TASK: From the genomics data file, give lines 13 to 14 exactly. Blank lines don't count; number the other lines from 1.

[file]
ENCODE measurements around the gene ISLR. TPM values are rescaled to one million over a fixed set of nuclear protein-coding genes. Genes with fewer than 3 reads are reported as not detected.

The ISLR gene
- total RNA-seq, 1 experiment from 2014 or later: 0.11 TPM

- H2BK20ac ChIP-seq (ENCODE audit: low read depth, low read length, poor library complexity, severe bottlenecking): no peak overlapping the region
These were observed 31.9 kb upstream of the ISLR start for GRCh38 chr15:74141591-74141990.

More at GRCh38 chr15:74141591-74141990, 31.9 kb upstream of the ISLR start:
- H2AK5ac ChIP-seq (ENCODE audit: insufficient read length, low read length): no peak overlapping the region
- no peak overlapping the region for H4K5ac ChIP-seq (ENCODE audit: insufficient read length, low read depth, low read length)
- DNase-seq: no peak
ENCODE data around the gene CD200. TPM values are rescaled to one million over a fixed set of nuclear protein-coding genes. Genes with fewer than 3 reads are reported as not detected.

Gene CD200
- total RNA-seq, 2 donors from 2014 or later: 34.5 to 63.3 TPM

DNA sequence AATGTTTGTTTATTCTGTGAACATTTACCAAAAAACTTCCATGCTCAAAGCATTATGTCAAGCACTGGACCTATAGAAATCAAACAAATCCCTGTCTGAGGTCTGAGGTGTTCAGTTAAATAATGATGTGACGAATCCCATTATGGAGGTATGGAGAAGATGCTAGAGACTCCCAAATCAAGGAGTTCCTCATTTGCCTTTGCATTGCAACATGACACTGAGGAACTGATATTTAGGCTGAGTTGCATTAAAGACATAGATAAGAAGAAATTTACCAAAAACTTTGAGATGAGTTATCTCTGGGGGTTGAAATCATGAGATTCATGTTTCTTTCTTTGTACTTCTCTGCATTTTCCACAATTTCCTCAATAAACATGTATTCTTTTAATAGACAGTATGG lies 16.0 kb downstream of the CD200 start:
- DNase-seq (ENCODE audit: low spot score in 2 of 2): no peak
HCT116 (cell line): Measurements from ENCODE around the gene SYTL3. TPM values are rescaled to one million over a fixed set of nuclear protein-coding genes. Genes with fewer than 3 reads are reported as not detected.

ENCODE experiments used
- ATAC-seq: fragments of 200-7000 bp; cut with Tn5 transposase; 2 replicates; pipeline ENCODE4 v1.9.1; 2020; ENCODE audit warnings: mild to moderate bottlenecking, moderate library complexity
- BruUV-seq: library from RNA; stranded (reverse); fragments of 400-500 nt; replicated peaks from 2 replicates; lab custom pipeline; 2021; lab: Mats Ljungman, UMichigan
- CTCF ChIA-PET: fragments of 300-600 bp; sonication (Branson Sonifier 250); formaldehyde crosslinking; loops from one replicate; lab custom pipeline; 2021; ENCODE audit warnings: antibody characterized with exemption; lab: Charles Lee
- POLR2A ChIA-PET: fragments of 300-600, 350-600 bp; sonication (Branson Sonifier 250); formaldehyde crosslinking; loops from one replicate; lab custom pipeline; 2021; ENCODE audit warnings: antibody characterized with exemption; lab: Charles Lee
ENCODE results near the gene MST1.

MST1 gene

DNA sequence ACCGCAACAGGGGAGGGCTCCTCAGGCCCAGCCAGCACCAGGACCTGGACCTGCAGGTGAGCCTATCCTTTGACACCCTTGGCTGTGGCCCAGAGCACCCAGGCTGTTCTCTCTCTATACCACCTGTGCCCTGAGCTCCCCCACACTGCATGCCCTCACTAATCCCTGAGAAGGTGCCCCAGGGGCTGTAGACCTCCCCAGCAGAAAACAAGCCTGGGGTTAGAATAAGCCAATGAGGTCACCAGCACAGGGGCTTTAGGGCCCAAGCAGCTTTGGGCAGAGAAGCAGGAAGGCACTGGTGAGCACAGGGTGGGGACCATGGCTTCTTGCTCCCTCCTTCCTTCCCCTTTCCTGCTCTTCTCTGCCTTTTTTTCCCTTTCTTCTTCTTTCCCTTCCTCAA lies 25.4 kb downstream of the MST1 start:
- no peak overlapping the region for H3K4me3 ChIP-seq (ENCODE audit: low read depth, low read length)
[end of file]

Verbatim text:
DNA sequence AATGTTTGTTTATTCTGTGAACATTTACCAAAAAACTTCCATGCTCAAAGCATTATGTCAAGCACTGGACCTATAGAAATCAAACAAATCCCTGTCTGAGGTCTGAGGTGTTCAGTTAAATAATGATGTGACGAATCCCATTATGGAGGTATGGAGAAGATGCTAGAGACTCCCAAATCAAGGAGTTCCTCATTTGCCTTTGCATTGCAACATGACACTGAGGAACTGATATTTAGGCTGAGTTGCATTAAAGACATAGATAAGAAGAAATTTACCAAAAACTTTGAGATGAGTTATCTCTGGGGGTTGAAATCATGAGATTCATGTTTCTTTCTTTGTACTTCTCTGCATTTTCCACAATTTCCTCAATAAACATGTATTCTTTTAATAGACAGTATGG lies 16.0 kb downstream of the CD200 start:
- DNase-seq (ENCODE audit: low spot score in 2 of 2): no peak